I’ve been trolling through my old posts with the idea of putting out another Kindle book, and I’m impressed by the number of my past posts that either predicted today’s political problems or explain them. As always, I’m not boasting about my exceptional perspicacity. All of us knew what was going on. It’s simply that I happen to have written these things down.
My latest foray in the past yielded a post from a year-and-a-half ago about the way a Democrat-run federal government ensures that no one ever takes responsibility for anything. My starting point was the fact that, after dining at a breakfast spot with two service men, Obama left without paying the bill. I didn’t fault him for that. Rather, I faulted his minions, none of whom stepped up and took responsibility for that commonplace inevitability. It was in that context that I wrote:
The Democrat desire to avoid personal responsibility goes all the way up the ladder to the top man, the guy in the White House. Obama avoids personal responsibility like the plague and is beginning to get mocked for that, even by his own party. But why are his compadres surprised? The entire Democrat ethos is based upon eating the food and having someone else pay the bill — and then expressing surprise when the bill goes unpaid.
To skip to another scenario (this is the scenario equivalent of mixed metaphors), think back to the last CPR class you took. I always forget the number of pumps and breaths (and understand that they’ve now simplified it down to a Bee Gees song). What I do remember, though, is that the one thing you should never do is holler out a generic “Call 911!” This makes everyone responsible for making that call and experience has shown that if everyone is responsible then no one is responsible. Instead, you have to tag someone. “YOU, the guy in the black shirt, call 911.”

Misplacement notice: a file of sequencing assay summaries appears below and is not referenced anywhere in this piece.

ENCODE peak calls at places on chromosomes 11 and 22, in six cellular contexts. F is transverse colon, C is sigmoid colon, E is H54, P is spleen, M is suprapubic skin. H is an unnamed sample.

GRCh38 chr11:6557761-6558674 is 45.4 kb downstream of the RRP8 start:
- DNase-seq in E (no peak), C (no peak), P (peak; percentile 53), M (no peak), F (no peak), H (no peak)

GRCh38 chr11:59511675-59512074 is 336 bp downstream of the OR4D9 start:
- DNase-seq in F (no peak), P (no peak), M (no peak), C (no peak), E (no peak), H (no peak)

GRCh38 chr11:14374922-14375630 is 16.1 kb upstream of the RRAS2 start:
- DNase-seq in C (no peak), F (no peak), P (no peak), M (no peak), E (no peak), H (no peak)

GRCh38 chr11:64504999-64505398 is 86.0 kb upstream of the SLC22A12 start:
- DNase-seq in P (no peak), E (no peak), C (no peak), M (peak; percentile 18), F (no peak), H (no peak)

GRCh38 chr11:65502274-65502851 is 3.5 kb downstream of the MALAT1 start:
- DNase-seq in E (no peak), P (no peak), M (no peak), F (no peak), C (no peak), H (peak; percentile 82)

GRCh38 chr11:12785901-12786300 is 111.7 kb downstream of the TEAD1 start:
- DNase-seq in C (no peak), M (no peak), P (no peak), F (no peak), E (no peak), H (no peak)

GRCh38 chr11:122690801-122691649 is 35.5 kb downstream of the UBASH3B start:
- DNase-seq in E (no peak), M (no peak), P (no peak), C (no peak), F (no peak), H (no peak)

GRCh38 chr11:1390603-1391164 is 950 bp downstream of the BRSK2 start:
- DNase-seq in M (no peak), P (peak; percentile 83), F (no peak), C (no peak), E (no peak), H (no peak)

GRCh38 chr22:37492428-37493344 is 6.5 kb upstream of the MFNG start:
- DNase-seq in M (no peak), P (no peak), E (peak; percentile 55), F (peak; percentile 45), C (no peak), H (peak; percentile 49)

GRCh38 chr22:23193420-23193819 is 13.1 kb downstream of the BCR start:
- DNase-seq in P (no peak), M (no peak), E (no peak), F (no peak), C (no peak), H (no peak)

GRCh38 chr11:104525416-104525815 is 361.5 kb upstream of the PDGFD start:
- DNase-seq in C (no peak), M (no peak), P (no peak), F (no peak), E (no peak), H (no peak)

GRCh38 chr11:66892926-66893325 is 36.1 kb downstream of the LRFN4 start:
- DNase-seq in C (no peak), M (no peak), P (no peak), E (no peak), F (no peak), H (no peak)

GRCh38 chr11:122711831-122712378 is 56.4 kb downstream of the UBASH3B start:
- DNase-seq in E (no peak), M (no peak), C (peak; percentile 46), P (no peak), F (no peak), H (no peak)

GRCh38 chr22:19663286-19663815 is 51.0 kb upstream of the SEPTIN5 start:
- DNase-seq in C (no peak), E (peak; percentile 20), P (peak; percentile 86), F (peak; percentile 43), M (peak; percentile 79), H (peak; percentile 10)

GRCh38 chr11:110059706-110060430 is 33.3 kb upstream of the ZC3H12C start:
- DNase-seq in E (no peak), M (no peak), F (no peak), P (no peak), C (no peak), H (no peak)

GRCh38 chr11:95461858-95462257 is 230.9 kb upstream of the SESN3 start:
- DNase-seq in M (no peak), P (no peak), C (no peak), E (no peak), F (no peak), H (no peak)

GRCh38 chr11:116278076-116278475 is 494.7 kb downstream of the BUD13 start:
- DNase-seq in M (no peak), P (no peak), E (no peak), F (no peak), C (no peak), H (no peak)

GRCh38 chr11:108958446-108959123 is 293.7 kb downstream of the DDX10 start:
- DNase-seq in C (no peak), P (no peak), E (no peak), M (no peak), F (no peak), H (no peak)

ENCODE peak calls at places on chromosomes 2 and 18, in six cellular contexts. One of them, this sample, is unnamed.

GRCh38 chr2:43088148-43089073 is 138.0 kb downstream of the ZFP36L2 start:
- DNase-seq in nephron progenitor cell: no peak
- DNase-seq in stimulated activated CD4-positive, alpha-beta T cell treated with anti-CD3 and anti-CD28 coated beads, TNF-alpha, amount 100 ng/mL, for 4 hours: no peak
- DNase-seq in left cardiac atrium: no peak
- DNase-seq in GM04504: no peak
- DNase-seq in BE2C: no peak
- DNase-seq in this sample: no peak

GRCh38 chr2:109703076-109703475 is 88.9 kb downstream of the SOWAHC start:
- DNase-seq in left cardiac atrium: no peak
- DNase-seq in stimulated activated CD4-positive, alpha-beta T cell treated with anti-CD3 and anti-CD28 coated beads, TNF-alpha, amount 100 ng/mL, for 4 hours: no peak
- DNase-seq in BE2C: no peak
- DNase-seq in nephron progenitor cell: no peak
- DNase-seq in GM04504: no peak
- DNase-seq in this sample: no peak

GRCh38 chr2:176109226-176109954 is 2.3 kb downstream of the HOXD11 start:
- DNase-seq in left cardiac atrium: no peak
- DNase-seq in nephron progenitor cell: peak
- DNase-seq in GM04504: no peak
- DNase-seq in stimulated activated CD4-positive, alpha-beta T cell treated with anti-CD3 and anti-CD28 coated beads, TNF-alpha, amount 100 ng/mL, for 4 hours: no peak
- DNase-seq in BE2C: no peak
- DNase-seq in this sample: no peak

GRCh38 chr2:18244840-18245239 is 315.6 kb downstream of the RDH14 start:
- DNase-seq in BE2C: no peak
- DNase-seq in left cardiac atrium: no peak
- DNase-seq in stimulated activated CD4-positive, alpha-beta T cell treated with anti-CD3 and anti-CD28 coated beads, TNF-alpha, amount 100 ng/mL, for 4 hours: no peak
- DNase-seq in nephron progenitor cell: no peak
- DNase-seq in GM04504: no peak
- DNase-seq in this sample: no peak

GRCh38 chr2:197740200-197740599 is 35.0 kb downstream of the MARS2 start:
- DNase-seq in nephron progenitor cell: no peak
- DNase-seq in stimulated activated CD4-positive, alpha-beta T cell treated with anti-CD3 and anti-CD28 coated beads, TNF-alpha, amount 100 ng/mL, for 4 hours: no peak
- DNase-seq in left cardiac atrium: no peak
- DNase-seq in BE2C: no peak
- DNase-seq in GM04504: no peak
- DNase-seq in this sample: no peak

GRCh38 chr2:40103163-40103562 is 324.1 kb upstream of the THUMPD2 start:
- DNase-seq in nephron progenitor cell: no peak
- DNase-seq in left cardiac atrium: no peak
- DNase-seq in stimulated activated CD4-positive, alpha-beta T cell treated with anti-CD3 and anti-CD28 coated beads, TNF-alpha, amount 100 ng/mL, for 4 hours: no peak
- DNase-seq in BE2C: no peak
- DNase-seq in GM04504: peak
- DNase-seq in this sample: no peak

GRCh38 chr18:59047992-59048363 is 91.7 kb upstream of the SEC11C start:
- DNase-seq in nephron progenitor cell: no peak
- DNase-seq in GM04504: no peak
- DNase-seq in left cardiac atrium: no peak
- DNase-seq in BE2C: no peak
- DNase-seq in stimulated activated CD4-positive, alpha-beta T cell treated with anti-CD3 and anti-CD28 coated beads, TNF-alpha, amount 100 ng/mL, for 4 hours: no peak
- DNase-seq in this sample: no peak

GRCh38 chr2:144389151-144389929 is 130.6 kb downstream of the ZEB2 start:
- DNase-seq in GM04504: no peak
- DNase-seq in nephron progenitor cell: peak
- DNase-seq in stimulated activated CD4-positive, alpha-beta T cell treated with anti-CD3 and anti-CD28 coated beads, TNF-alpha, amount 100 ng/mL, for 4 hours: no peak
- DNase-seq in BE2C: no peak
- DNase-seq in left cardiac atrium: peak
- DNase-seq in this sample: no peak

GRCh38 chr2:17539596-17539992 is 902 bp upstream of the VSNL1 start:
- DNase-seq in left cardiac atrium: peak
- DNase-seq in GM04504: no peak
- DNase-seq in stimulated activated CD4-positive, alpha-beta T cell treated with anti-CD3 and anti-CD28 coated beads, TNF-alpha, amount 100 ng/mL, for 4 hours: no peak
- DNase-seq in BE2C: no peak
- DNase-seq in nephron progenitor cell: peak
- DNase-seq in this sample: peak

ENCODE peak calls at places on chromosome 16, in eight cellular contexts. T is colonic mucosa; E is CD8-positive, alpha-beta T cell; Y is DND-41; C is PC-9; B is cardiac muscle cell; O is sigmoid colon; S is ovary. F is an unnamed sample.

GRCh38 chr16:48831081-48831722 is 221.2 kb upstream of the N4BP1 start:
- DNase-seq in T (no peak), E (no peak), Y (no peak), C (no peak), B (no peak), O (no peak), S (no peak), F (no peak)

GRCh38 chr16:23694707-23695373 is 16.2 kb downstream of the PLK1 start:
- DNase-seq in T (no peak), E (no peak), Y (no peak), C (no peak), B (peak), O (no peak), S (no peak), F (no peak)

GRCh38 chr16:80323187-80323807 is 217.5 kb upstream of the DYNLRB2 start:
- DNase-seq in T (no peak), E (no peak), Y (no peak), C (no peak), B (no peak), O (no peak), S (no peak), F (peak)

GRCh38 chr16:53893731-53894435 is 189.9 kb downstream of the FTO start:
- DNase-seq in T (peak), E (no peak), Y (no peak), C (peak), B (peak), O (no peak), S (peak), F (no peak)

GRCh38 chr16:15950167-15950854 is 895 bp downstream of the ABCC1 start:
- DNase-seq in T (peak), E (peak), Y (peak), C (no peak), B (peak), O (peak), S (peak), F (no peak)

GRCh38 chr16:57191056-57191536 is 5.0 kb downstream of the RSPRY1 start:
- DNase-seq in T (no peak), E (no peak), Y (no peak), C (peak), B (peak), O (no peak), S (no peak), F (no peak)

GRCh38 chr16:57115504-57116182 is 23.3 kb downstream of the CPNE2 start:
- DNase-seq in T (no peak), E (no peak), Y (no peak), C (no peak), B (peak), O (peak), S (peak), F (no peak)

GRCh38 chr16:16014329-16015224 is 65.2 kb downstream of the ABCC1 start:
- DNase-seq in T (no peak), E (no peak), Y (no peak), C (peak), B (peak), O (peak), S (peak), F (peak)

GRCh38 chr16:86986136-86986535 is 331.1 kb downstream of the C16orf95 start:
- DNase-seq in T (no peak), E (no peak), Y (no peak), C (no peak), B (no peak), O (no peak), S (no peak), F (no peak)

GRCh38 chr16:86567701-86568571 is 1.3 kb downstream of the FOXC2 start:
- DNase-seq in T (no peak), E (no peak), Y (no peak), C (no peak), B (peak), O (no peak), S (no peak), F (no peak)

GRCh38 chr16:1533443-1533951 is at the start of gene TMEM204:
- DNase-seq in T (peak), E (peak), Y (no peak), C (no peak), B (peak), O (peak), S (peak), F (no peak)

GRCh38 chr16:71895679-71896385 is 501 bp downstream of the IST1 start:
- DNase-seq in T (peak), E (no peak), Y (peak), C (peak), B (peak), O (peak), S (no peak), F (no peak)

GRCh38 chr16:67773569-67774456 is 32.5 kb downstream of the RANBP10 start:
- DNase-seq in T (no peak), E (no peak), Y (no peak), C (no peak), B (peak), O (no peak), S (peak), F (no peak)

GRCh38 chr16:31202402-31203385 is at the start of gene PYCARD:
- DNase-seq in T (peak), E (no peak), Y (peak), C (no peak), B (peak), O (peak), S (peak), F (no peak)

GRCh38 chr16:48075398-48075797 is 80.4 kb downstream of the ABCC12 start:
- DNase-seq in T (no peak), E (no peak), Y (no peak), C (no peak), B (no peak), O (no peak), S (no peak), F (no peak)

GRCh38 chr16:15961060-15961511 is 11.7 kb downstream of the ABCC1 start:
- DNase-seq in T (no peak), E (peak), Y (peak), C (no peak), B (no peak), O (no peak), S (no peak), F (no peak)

The same principle of failing to invest specific people with responsibility — and thereby creating a responsibility vacuum — holds true when the government sucks responsibility away from people and distributes it into its vast machinery. Suddenly, individuals aren’t responsible — and you can’t find the clerk with the cash when you need him.
My sister once worked with a secretary who felt put upon. No matter what one asked her to do, she came back with a single answer: “That’s not my job, man.” Since she was working for a private company, she was fired as soon as the company felt that it had protected itself against a potential wrongful discharge lawsuit. In the federal world, this same gal would not only have lifetime employment, she’d be teaching taxpayer-funded seminars on avoiding direct responsibility for anything.
I wrote those words long before the Obamacare fiasco revealed itself in its full glory to the American people — and long before we learned that part of the problem was that no one was in charge. Obama didn’t talk to Sebelius, Sebelius didn’t talk to her people, and the people tasked with the work were pushed aside when they tried to talk to anyone. For each of them, when it came to taking responsibility, the controlling ethos was “That’s not my job, man!”